On May 16, 2017, the FDA issued a black box warning for users of the diabetes medication Invokana. The alert states that based on the results of clinical trials, Invokana has been shown to vastly increase the risk of leg, foot, and toe amputations. This severe Black Box Warning comes after several prior warnings of Invokana’s amputation risks. The final results of the clinical trial confirm that Invokana may double the risk of amputation for diabetes patients. If you or a family member needed to have a leg, foot, or toe amputated while using Invokana, a personal injury lawyer may be able to help you get compensated.
Amputation Risks for Invokana Patients
Invokana is a newer medication used to treat Type II diabetes. It reduces blood glucose by increasing glucose loss in the urine. Invokana, and other drugs like it, block the normal response of glucose being reabsorbed back into the bloodstream, after being filtered through the kidneys. The active ingredient in Invokana and Invokamet is canagliflozin. Invokana contains only canagliflozin, whereas Invokament contains both canagliflozin and metformin. Both Invokana and Invokamet will contain the new Black Box Warning.
The Wieand Law Firm is investigating claims for victims who suffered injury while using the drug Invokana. If you or a loved one have had a leg, foot, or toe amputation while taking Invokana, you may be eligible for compensation. For a free legal consultation, please contact us directly at (888) 789-3161.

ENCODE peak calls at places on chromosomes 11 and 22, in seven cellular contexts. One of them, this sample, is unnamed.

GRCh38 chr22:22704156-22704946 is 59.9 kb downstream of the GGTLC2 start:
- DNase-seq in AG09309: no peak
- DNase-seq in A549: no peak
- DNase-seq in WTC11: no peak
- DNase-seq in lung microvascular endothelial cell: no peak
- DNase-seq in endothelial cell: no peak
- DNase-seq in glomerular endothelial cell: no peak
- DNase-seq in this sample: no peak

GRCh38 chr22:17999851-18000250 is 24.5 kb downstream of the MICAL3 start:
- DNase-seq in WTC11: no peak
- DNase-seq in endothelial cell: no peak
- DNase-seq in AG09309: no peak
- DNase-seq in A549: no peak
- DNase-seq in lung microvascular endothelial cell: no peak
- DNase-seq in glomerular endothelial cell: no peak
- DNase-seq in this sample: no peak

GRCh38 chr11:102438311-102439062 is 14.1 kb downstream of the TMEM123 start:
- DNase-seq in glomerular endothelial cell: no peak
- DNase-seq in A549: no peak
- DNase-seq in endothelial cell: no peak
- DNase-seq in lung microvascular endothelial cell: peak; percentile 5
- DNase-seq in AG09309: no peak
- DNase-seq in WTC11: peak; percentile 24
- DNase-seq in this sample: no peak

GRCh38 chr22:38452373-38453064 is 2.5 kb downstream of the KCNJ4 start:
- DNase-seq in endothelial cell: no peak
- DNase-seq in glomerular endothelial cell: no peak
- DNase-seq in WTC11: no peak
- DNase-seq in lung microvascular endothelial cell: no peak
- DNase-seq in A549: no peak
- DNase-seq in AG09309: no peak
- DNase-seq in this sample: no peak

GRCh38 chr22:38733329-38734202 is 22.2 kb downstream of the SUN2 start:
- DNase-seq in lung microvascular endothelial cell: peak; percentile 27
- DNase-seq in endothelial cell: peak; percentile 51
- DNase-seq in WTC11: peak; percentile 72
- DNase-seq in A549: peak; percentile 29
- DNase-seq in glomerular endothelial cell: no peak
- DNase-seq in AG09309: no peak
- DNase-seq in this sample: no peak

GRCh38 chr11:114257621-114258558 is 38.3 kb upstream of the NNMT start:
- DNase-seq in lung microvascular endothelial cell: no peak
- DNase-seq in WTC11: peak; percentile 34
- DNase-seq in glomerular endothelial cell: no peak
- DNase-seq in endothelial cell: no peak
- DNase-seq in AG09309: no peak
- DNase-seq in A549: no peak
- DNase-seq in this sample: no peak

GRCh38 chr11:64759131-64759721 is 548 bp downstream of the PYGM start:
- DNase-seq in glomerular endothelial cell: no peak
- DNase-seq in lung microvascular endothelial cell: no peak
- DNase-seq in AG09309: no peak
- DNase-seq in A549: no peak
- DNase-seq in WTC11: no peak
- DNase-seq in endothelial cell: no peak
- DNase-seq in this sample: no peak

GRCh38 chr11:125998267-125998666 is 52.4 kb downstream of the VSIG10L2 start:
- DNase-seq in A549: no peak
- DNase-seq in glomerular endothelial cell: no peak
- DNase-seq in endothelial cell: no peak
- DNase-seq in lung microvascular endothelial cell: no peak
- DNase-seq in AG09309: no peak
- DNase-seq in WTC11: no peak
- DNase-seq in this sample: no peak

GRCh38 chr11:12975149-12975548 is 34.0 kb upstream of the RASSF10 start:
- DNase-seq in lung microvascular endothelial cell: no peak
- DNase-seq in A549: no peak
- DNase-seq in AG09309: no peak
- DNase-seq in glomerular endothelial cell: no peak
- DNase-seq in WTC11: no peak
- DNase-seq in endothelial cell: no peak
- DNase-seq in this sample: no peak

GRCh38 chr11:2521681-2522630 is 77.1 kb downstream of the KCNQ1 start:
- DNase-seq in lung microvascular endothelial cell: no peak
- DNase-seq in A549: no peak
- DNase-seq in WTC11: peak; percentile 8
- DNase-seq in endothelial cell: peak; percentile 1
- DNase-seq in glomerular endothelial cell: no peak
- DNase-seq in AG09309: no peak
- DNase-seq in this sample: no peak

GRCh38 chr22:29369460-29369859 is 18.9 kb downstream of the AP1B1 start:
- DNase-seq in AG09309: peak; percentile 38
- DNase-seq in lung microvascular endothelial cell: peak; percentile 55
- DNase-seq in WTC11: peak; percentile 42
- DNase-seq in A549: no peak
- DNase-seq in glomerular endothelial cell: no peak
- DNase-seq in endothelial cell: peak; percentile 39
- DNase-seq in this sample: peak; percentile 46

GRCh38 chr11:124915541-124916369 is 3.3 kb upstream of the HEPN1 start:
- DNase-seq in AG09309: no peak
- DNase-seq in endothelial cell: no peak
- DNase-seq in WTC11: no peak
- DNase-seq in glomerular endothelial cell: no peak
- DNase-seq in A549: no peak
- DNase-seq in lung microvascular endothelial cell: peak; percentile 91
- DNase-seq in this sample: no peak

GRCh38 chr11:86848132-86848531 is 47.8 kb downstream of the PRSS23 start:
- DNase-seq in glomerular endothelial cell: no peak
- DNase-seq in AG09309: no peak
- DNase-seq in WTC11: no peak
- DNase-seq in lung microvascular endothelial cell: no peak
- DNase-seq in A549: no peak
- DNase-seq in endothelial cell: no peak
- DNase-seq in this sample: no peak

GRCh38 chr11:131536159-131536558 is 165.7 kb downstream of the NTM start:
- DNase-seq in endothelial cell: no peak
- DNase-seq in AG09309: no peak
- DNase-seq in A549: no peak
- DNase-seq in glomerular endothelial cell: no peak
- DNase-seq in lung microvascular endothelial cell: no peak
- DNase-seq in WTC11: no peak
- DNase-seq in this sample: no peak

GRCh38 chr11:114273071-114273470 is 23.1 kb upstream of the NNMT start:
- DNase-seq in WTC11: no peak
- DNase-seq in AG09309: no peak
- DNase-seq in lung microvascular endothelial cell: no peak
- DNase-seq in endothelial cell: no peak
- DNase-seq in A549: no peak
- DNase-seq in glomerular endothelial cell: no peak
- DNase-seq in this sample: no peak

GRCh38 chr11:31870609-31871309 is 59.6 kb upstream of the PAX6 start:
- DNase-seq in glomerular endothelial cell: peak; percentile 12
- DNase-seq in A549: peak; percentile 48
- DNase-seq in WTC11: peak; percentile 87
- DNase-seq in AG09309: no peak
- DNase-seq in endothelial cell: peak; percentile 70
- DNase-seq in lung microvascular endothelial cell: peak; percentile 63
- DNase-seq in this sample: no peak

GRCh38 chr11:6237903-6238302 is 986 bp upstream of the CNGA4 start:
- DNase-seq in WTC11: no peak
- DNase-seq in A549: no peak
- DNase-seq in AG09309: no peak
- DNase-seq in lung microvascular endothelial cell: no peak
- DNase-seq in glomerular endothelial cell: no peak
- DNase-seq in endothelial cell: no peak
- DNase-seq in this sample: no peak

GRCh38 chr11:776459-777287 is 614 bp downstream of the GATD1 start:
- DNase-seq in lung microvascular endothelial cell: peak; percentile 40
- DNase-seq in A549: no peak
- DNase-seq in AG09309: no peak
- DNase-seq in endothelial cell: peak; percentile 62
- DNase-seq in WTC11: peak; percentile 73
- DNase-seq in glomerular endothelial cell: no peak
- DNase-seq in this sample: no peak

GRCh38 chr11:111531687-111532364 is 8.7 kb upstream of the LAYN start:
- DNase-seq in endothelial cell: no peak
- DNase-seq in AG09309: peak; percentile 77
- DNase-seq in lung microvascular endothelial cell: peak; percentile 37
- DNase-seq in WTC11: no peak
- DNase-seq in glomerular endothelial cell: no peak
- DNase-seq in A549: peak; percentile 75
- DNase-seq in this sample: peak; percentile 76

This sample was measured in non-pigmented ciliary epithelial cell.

May 16, 2017 Black Box Warning for Invokana
The May 2017 black box warning is the strongest warning the FDA can place on a prescription medication. The black box warning for Invokana will alert patients of Invokana’s increased risk of amputation, and will be enclosed by a box with a thick, black border. The FDA recommends that healthcare practitioners consider other patient information which may add to the increased risk before prescribing Invokana. It states that conditions such as neuropathy, peripheral vascular disease, foot ulcers, and prior history of amputation may predispose patients to a need for amputation. Patients should be closely monitored, and Invokana discontinued, if complications develop.
*Disclaimer: This article is for informational purposes. It is not legal advice and should not be used as legal advice. The Wieand Law Firm, LLC is based in Philadelphia, PA, and proud to serve clients throughout Pennsylvania and New Jersey.*